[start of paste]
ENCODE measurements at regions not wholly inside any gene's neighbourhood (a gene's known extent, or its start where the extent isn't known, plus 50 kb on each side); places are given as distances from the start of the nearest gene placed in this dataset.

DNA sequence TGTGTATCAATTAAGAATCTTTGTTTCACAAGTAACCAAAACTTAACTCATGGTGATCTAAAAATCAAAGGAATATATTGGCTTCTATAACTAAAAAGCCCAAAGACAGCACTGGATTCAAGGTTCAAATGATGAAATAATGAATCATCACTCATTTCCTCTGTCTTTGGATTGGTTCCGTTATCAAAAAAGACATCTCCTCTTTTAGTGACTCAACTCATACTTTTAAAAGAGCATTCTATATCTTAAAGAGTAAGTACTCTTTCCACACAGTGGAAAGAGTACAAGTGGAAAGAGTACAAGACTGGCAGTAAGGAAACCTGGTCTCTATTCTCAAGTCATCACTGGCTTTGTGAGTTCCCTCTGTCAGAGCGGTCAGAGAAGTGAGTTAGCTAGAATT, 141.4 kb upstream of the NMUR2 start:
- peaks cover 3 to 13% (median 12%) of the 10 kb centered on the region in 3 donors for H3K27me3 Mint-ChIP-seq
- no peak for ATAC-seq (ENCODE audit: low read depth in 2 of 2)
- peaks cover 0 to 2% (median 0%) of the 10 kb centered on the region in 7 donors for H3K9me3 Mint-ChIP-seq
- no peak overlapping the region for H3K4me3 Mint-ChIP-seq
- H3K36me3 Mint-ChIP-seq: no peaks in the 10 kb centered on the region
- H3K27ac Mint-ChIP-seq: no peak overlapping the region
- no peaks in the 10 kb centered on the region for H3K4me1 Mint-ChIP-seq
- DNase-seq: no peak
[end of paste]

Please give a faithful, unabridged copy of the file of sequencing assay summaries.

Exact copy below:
ENCODE measurements at regions not wholly inside any gene's neighbourhood (a gene's known extent, or its start where the extent isn't known, plus 50 kb on each side); places are given as distances from the start of the nearest gene placed in this dataset.

DNA sequence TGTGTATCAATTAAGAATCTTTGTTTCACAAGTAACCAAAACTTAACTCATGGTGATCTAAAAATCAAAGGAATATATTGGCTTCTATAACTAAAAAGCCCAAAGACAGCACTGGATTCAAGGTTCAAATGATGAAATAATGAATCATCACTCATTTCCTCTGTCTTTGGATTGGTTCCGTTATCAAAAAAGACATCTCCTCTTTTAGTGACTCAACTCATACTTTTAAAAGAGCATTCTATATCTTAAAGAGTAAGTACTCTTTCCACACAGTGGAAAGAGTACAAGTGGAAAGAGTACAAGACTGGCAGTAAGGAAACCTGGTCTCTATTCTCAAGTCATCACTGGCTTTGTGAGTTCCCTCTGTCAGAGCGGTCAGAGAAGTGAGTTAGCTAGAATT, 141.4 kb upstream of the NMUR2 start:
- peaks cover 3 to 13% (median 12%) of the 10 kb centered on the region in 3 donors for H3K27me3 Mint-ChIP-seq
- no peak for ATAC-seq (ENCODE audit: low read depth in 2 of 2)
- peaks cover 0 to 2% (median 0%) of the 10 kb centered on the region in 7 donors for H3K9me3 Mint-ChIP-seq
- no peak overlapping the region for H3K4me3 Mint-ChIP-seq
- H3K36me3 Mint-ChIP-seq: no peaks in the 10 kb centered on the region
- H3K27ac Mint-ChIP-seq: no peak overlapping the region
- no peaks in the 10 kb centered on the region for H3K4me1 Mint-ChIP-seq
- DNase-seq: no peak